A joint committee of ministers from OPEC and non-OPEC oil producers has agreed to review the possible extension of a global pact to limit supplies by six months, the committee said on Sunday.
An earlier draft of the statement, Reuters news agency reports, had said the committee “reports high level of conformity and recommends six-month extension”.
But the final version said only that the committee had requested a technical group and for the OPEC Secretariat to “review the oil market conditions and revert … in April, 2017 regarding the extension of the voluntary production adjustments”.
Oil sector analysts said the lack of an immediate extension could drag on crude prices.
“The dropping of the recommendation to extend cuts in favor of technical review committee is likely to lead to a lot of disappointment and potential further liquidation of long positions by money managers that will put downward pressure on oil prices,” said Harry Tchilinguirian, head of commodities strategy at BNP Paribas in
It was not immediately clear why the wording had been changed, although a senior industry source said the committee lacked the legal mandate to recommend an extension.
The Organisation of the Petroleum Exporting Countries and rival oil-producing nations were meeting in Kuwait to review progress with their global pact to cut supplies.
OPEC and 11 other leading producers including Russia agreed in December to cut their combined output by almost 1.8 million barrels per day (bpd) in the first half of the year.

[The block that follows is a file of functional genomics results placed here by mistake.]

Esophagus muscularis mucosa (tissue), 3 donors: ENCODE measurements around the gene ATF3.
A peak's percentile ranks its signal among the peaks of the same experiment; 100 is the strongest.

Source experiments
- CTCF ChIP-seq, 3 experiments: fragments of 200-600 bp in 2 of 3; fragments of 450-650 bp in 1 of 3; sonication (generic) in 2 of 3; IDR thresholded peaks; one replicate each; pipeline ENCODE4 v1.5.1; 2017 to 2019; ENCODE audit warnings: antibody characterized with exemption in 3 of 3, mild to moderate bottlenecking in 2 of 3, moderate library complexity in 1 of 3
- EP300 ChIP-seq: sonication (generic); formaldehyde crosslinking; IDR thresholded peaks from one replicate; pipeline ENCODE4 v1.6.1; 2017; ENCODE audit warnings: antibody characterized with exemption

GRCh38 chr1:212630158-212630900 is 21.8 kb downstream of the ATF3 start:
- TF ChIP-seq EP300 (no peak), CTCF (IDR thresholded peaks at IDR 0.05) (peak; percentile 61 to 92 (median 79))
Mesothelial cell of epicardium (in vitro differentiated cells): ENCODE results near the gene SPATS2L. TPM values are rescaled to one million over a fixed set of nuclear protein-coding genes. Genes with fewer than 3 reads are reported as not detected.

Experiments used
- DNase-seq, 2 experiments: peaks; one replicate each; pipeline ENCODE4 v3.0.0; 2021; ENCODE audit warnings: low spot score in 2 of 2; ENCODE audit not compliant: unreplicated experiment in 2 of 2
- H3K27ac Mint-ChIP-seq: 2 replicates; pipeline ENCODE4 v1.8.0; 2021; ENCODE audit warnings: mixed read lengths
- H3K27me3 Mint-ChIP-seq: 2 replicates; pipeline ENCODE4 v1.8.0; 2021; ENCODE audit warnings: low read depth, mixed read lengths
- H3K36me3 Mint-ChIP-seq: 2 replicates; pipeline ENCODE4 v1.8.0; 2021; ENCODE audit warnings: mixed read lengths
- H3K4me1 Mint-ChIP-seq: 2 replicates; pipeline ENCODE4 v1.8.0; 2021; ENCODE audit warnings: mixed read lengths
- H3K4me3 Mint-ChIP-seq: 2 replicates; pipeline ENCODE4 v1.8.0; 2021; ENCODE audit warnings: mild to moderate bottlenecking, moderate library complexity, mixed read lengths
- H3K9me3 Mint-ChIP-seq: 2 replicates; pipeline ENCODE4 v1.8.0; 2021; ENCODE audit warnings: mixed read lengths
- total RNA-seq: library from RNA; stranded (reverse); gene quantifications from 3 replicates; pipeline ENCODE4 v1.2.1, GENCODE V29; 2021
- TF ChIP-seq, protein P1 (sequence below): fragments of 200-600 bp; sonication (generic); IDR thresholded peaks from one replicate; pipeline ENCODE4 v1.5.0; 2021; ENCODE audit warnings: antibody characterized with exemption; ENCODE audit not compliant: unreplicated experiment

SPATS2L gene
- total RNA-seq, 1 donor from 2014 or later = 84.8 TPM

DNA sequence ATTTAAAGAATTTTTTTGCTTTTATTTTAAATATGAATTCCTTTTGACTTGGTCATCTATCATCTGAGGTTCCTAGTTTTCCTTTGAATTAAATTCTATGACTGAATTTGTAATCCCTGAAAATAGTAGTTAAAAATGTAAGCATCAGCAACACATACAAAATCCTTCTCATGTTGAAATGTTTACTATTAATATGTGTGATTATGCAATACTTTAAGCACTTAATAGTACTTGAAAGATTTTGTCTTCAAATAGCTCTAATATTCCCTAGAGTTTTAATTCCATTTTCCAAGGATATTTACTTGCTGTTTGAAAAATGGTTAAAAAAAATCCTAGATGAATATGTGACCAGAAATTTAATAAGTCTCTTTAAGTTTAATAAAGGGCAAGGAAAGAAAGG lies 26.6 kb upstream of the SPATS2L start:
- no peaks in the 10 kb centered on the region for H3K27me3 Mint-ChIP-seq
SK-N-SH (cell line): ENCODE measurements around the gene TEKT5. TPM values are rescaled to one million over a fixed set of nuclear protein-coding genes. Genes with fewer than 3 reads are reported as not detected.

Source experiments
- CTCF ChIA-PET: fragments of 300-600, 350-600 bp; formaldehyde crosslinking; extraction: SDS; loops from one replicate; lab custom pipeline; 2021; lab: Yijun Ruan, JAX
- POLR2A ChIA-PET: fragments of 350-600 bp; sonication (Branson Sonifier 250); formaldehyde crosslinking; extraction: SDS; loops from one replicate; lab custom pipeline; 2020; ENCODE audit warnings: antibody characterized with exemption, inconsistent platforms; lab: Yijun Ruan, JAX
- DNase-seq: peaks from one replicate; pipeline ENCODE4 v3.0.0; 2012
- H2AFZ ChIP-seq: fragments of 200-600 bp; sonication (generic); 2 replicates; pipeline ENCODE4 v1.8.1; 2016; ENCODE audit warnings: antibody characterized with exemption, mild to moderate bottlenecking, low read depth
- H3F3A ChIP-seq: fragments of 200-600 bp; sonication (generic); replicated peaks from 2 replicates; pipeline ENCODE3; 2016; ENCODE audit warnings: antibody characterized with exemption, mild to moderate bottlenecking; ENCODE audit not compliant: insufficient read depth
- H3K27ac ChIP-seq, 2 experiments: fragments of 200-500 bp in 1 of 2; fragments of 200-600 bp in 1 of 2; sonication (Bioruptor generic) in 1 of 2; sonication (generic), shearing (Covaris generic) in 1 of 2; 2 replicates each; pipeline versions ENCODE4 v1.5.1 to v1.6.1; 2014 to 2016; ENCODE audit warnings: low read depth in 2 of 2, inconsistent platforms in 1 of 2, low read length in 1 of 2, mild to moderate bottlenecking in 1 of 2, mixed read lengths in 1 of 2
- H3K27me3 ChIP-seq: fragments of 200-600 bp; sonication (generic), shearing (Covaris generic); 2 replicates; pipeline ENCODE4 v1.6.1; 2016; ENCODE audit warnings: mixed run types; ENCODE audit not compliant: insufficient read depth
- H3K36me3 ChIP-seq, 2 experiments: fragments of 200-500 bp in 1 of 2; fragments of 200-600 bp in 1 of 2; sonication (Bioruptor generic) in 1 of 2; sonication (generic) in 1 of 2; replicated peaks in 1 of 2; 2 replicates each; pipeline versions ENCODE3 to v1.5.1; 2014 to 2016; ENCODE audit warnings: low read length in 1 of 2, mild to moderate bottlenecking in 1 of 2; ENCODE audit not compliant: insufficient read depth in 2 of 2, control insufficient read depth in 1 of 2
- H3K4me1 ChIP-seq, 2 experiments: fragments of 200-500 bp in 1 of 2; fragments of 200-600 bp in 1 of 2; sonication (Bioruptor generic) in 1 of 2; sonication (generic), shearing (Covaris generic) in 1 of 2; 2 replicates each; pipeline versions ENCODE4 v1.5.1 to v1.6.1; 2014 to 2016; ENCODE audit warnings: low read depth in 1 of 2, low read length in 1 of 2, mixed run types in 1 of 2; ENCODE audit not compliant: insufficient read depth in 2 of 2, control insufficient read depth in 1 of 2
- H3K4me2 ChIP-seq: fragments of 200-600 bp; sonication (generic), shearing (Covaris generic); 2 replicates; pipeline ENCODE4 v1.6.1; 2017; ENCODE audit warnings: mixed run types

The original deal was to last six months, with the possibility of a six-month extension.
conformity with everybody, we cannot go ahead with the extension of the deal,” Kuwaiti Oil Minister Essam al-Marzouq said, adding that he hoped a decision would come by the end of April.
The oil ministerial committee “expressed its satisfaction with the progress made towards full conformity with the voluntary production adjustments and encouraged all participating countries to press on towards 100 per cent conformity,” the statement said.
Kuwait’s oil minister said the market may return to balance by the third quarter of this year if producers comply fully with their production targets.
“More has to be done. We need to see conformity across the board. We assured ourselves and the world that we would reach our adjustment to 100 percent conformity,” Mr. Marzouq said.
The December accord, aimed at supporting the oil market, has lifted crude LCOc1 to more than $50 a barrel.
But the price gain has encouraged U.S. shale oil producers, which are not part of the pact, to boost output.
Compliance with the supply-cut deal was 94 percent in February among OPEC and non-OPEC oil producers combined.
Earlier in November 2016 when the oil-output cut deal was struck, Nigeria, alongside Iran and Libya, had been given special concessions.
Nigeria was recommended for exemption to enable it recover from the negative impact of incessant attacks on its oil facilities by armed militant groups in the Niger Delta region.